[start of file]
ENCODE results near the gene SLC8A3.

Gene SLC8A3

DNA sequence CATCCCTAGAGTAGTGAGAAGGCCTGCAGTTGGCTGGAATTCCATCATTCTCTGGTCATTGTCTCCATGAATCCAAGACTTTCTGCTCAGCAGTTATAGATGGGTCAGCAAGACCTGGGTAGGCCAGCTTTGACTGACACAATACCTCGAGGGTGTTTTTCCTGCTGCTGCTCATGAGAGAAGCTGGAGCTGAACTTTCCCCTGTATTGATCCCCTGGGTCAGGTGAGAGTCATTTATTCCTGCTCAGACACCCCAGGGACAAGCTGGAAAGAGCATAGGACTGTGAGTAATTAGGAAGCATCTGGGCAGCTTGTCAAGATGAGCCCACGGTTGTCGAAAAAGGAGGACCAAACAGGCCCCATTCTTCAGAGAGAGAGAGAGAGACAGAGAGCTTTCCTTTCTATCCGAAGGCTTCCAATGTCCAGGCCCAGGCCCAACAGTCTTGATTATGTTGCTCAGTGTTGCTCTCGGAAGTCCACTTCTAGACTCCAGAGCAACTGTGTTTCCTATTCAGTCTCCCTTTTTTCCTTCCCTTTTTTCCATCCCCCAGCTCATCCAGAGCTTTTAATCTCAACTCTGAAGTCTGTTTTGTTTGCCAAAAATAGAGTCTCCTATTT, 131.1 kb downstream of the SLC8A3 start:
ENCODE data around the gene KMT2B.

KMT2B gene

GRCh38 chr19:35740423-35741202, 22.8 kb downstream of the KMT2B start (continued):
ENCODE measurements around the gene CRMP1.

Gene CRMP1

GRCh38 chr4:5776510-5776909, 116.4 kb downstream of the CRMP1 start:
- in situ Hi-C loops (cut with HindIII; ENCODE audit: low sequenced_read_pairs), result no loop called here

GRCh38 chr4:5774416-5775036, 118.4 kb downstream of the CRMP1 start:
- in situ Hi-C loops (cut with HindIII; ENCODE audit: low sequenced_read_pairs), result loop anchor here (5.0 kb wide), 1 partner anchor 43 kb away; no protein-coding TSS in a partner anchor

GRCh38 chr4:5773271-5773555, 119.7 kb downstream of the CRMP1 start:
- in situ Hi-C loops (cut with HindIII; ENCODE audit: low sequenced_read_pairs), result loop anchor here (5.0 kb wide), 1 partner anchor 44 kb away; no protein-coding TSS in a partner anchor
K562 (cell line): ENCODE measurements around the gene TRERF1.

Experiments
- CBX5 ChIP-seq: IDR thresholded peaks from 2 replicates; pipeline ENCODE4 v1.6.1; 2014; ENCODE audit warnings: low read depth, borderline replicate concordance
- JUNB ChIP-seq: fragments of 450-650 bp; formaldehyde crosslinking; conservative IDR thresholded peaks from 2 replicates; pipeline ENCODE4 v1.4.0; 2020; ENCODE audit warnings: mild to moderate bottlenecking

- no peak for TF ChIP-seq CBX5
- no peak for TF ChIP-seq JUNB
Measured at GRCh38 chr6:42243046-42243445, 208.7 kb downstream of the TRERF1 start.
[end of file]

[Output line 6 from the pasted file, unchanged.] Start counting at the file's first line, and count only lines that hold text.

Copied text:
GRCh38 chr19:35740423-35741202, 22.8 kb downstream of the KMT2B start (continued):